If you haven’t eaten them, I’d bet you’ve at least seen them in the grocery store. You’ve probably passed a box labeled “Windmill Cookies,” wondered what on earth a windmill cookie might be, and hurried quickly on. The content of this mysterious box is, I’ll have you know, [America’s attempt at recreating] one of the most popular cookies in The Netherlands, the speculaas.
I too had occasionally thrown quizzical glances at the windmill cookie, but I became intimately familiar with them when I studied abroad in the Netherlands last spring. These cookies are traditionally eaten around Sinterklaas Day (December 5), an official Dutch holiday that celebrates the birthday of real-life Saint Nicholas, a 14th century saint known for his generous and sneaky gift-giving skills–he’s the guy Santa Claus is modeled after. The cookies have become so popular over time that they are now eaten year-round in the Netherlands. Grocery store shelves are stocked with countless different brands and shapes, McDonald’s serves up a Speculaas McFlurry in the winter, speculaas spread is almost as popular as Nutella.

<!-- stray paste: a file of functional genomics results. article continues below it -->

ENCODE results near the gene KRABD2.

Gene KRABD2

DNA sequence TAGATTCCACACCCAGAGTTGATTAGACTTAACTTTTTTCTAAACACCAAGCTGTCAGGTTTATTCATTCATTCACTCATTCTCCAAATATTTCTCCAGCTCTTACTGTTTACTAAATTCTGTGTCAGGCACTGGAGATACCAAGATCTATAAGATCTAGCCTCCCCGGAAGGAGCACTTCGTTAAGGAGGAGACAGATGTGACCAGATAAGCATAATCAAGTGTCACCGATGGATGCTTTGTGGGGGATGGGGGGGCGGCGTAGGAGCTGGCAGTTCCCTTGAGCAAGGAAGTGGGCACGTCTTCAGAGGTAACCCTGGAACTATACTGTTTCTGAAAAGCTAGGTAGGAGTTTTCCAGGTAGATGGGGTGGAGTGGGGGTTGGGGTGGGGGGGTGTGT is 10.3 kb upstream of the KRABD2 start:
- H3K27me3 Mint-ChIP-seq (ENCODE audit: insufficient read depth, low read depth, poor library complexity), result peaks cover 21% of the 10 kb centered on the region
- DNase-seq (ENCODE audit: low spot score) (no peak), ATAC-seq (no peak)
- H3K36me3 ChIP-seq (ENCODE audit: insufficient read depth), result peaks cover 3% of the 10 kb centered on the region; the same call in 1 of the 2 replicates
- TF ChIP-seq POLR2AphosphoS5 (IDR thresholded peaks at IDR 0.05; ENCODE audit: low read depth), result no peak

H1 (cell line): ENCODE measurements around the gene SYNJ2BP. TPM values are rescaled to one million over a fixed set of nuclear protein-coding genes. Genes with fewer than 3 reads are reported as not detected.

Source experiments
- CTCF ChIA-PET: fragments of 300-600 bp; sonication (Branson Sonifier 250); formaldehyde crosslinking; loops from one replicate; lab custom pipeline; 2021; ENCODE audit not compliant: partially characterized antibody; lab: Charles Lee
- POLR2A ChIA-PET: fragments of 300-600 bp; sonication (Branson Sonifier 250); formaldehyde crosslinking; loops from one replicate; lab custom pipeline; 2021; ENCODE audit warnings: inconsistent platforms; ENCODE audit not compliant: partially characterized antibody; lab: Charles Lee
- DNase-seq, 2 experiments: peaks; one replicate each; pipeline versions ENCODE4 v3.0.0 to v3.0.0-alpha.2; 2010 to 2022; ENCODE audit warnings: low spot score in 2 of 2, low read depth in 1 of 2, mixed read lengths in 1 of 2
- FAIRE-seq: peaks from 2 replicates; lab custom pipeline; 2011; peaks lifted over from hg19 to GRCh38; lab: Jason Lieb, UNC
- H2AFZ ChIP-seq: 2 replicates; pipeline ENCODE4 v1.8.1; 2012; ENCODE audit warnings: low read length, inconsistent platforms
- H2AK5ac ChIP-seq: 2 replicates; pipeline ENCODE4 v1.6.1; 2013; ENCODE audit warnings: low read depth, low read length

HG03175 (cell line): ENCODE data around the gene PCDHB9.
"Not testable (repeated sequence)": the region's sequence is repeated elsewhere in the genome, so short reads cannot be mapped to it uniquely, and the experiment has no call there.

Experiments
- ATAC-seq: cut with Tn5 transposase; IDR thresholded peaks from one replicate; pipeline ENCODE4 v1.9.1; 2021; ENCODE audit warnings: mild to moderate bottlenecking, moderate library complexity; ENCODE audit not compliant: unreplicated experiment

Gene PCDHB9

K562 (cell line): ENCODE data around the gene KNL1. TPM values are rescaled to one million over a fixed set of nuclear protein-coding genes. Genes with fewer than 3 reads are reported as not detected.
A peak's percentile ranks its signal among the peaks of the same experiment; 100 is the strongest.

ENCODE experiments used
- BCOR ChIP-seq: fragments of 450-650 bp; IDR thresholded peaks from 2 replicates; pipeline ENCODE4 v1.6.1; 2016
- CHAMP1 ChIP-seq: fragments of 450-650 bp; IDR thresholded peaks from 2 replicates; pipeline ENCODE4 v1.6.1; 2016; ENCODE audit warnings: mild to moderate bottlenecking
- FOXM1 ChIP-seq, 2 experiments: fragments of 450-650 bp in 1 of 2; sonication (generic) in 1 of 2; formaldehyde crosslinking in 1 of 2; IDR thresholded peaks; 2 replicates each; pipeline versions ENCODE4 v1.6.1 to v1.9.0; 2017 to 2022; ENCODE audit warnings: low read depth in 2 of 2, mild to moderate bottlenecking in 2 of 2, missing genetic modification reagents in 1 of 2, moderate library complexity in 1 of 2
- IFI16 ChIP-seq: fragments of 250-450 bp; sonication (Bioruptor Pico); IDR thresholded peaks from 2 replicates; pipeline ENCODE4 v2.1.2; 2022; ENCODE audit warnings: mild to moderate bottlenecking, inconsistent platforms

There’s a reason these morsels have become so popular. A simple, yet deeply spiced cookie is a perfect anytime treat–I like it best with a cup of tea. This recipe, adapted from Saveur, would be sure to bring a smile to Saint Nicholas’s face.
A hand-carved cookie mold, like these.
3 cups flour
2 tsp. ground cinnamon
1 1/2 tsp. freshly grated nutmeg
1 tsp. ground coriander
1 tsp. ground ginger
1/2 tsp. ground cloves
1/2 tsp. baking soda
1/2 tsp. kosher salt
12 tbsp. unsalted butter, softened
1 cup packed light brown sugar
1/3 cup milk
1. In a bowl, whisk together flour, spices, baking soda, and salt; set aside. In a mixer, beat together butter and sugar. Add half the flour mixture; mix. Add milk and remaining flour mixture; mix. Form into 2 disks. Chill, covered, for 2 hours.
2. Heat oven to 350°. Working with 1 disk at a time, break off chunks and press into a floured speculaas mold; scrape away excess dough and invert mold to free dough. Brush away flour from mold. Transfer imprinted dough pieces to parchment paper-lined baking sheets, spacing pieces 2″ apart. Bake until golden brown, 16–18 minutes. Let cool.